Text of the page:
Dr. Rebecca Hines, Associate Professor, University of Central Florida, Rebecca.Hines@ucf.edu
Anna O’Connor-Morin, Principal, UCP Bailes Charter School, email@example.com
Christine K Duff, Ph D Candidate, University of Central Florida, Christine_Duff@knights.ucf.edu
Finding the best software programs to meet the needs of students is a daunting task for many schools. This story from the field, outlines the process of collaborative inquiry of a PDS team as it examined the effectiveness of a computer-animated program (designed by Rugrats CEO Terry Thoren and software producer Rudy Verbeek) to improve social skills, problem-solving, compassion, and more among elementary learners. The inquiry was in direct response to the school’s expressed need for more positive behavioral approaches.
The program featured, WonderGrove Kids, is an education website for preK- second grade that features engaging animated characters in 100 instructional animations in English and Spanish. The site also includes 2000 extension lesson plans that are aligned to 99% of the Common Core State Standards and cover eight critical areas of learning: Social Skills, Life Skills, Health & Science, Safety, Nutrition, Fitness, Creative Play, and Academics.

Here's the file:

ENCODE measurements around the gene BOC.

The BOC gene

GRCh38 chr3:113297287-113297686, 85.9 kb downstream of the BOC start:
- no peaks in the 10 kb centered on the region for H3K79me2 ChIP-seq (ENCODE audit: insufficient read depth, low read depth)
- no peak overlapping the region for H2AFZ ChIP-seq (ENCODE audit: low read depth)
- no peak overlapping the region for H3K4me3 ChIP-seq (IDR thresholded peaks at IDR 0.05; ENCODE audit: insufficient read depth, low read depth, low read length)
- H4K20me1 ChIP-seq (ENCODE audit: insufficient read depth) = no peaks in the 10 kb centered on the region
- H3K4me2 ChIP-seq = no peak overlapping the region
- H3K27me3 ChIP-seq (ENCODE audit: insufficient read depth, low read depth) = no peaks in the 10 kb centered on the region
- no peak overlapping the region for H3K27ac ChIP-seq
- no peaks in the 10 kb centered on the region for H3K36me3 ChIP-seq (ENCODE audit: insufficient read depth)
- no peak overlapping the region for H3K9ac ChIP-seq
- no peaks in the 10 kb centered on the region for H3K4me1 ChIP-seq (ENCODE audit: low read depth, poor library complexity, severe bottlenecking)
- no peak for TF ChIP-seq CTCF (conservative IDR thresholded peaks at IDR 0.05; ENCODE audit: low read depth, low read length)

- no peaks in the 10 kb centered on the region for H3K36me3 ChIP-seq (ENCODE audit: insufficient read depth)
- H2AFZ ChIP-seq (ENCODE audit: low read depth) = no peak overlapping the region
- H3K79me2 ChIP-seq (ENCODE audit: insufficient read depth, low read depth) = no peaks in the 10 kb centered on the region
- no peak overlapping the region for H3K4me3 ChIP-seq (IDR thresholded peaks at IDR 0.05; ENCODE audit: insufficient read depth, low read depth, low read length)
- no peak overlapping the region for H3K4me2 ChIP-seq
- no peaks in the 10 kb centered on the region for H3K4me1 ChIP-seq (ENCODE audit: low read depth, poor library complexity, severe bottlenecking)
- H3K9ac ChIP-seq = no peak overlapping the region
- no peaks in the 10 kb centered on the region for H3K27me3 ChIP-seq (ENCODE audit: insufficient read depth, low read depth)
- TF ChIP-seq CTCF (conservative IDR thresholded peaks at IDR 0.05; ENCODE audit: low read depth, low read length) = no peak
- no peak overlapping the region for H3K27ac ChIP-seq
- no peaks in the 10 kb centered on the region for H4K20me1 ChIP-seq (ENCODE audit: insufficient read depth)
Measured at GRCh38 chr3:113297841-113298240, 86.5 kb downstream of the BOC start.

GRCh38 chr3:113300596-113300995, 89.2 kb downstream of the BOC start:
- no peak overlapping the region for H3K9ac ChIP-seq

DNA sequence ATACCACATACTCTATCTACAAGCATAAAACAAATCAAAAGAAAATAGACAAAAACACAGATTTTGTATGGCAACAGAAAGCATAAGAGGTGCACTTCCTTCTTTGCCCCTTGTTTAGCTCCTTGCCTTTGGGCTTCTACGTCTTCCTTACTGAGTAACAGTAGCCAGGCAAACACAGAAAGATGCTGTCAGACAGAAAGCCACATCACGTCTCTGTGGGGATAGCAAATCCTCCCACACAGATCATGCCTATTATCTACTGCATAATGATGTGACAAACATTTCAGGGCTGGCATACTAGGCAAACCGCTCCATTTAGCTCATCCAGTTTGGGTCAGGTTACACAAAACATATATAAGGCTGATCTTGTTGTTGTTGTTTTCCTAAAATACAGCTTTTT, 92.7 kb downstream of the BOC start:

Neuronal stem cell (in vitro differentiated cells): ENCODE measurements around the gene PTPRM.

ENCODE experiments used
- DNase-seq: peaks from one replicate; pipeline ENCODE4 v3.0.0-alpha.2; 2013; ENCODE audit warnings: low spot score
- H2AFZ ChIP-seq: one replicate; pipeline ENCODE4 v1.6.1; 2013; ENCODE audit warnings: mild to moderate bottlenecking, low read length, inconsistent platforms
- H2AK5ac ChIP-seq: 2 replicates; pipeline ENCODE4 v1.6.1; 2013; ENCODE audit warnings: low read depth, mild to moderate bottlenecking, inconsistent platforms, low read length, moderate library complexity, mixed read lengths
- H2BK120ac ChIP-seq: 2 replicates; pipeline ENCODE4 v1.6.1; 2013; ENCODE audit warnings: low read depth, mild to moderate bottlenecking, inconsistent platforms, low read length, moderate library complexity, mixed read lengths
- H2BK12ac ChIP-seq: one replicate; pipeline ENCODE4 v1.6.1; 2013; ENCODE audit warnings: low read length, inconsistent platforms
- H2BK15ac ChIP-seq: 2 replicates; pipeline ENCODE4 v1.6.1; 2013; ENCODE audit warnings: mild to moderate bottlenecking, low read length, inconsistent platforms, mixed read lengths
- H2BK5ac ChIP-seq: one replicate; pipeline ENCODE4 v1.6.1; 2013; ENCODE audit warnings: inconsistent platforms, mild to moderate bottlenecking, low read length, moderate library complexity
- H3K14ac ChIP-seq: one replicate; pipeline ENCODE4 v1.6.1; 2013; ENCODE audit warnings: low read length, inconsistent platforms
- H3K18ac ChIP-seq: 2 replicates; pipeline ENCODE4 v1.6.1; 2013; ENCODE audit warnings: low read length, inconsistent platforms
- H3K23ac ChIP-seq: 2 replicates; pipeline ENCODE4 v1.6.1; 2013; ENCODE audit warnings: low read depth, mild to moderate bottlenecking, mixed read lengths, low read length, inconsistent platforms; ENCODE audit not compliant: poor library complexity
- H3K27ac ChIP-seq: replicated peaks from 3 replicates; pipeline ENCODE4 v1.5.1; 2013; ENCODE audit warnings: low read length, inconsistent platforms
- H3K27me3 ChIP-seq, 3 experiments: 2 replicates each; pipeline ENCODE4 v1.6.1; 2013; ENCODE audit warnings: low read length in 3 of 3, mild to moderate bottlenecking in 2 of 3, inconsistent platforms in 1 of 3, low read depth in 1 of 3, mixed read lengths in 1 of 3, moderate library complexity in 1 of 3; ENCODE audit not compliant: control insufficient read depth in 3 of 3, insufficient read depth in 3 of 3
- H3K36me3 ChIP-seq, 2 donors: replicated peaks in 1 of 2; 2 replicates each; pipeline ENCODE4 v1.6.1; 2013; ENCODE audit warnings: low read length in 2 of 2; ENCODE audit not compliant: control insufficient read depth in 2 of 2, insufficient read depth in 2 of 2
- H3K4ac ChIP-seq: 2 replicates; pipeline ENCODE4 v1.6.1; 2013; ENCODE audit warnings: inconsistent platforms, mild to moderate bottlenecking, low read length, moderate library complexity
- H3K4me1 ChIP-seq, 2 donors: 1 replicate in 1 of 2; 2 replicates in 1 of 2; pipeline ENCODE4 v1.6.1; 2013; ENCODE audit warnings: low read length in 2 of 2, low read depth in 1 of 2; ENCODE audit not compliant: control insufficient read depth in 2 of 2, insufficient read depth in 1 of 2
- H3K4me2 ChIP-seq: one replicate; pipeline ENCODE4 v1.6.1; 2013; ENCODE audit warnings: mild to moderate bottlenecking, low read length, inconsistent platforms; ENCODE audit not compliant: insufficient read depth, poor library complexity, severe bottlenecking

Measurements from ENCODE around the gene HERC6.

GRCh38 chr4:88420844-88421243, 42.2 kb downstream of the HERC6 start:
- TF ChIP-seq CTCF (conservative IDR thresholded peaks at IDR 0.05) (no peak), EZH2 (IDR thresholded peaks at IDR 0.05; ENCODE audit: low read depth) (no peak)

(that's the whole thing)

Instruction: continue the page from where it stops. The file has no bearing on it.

University faculty introduced its elementary school partners to the Wondergrove Kids program, and both agencies attended a webinar held by its developer. The PDS team planned for and implemented its use through a pilot study and formal investigation. The implementation process, protocol used, data tracking and evaluation of student increases in pro-social behavior as well as the animated software program and corresponding student activities. WonderGrove Kids, indicated social skills increases as reported by teachers and paraprofessionals. Students were highly engaged as animated characters modeled positive social skills such as playground safety, sharing, cleaning up after yourself, being a friend, paying attention to the teacher, waiting your turn, and making healthy food choices.
The program was unique in that teachers and paraprofessionals worked very closely toward guiding students through the modules and activities. WonderGrove Kids gave paraprofessionals, often responsible for assisting teachers with classroom behavior support, another tool toward empowering and reinforcing students’ positive behavior choices through referencing the kids in WonderGrove.
The collaborative efforts of the partnership between University faculty and the local charter school have directly impacted the professional development process for all contributing participants – teachers, paraprofessionals, parents, and University faculty/doctoral student(s).